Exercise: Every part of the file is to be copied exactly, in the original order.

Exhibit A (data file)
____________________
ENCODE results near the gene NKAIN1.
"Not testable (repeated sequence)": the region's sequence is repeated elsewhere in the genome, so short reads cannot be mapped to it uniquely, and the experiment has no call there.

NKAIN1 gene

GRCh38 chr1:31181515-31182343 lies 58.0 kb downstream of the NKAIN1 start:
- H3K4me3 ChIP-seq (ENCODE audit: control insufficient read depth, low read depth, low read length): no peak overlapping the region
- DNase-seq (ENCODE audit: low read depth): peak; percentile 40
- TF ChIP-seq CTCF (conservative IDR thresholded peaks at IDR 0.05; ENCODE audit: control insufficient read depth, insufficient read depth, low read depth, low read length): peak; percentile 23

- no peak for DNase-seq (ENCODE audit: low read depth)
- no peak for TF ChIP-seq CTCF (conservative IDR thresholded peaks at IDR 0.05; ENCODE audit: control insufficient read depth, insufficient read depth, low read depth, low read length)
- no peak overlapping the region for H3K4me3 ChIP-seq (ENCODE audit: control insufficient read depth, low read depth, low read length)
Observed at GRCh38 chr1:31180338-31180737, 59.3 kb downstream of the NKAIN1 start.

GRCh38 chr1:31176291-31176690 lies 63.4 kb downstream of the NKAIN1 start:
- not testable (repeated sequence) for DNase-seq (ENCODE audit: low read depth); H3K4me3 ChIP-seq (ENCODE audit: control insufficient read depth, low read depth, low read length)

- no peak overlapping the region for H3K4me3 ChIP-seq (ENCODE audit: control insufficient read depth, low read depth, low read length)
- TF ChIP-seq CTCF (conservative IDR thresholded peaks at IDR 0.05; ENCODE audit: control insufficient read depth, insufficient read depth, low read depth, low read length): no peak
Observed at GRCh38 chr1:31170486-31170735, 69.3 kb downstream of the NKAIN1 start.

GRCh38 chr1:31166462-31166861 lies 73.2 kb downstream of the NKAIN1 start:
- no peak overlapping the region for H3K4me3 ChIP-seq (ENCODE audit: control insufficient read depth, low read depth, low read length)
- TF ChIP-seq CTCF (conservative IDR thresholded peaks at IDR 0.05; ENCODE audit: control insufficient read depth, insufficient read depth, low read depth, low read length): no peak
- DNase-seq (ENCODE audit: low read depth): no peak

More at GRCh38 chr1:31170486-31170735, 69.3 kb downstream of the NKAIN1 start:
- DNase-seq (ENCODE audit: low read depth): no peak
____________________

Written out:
ENCODE results near the gene NKAIN1.
"Not testable (repeated sequence)": the region's sequence is repeated elsewhere in the genome, so short reads cannot be mapped to it uniquely, and the experiment has no call there.

NKAIN1 gene

GRCh38 chr1:31181515-31182343 lies 58.0 kb downstream of the NKAIN1 start:
- H3K4me3 ChIP-seq (ENCODE audit: control insufficient read depth, low read depth, low read length): no peak overlapping the region
- DNase-seq (ENCODE audit: low read depth): peak; percentile 40
- TF ChIP-seq CTCF (conservative IDR thresholded peaks at IDR 0.05; ENCODE audit: control insufficient read depth, insufficient read depth, low read depth, low read length): peak; percentile 23

- no peak for DNase-seq (ENCODE audit: low read depth)
- no peak for TF ChIP-seq CTCF (conservative IDR thresholded peaks at IDR 0.05; ENCODE audit: control insufficient read depth, insufficient read depth, low read depth, low read length)
- no peak overlapping the region for H3K4me3 ChIP-seq (ENCODE audit: control insufficient read depth, low read depth, low read length)
Observed at GRCh38 chr1:31180338-31180737, 59.3 kb downstream of the NKAIN1 start.

GRCh38 chr1:31176291-31176690 lies 63.4 kb downstream of the NKAIN1 start:
- not testable (repeated sequence) for DNase-seq (ENCODE audit: low read depth); H3K4me3 ChIP-seq (ENCODE audit: control insufficient read depth, low read depth, low read length)

- no peak overlapping the region for H3K4me3 ChIP-seq (ENCODE audit: control insufficient read depth, low read depth, low read length)
- TF ChIP-seq CTCF (conservative IDR thresholded peaks at IDR 0.05; ENCODE audit: control insufficient read depth, insufficient read depth, low read depth, low read length): no peak
Observed at GRCh38 chr1:31170486-31170735, 69.3 kb downstream of the NKAIN1 start.

GRCh38 chr1:31166462-31166861 lies 73.2 kb downstream of the NKAIN1 start:
- no peak overlapping the region for H3K4me3 ChIP-seq (ENCODE audit: control insufficient read depth, low read depth, low read length)
- TF ChIP-seq CTCF (conservative IDR thresholded peaks at IDR 0.05; ENCODE audit: control insufficient read depth, insufficient read depth, low read depth, low read length): no peak
- DNase-seq (ENCODE audit: low read depth): no peak

More at GRCh38 chr1:31170486-31170735, 69.3 kb downstream of the NKAIN1 start:
- DNase-seq (ENCODE audit: low read depth): no peak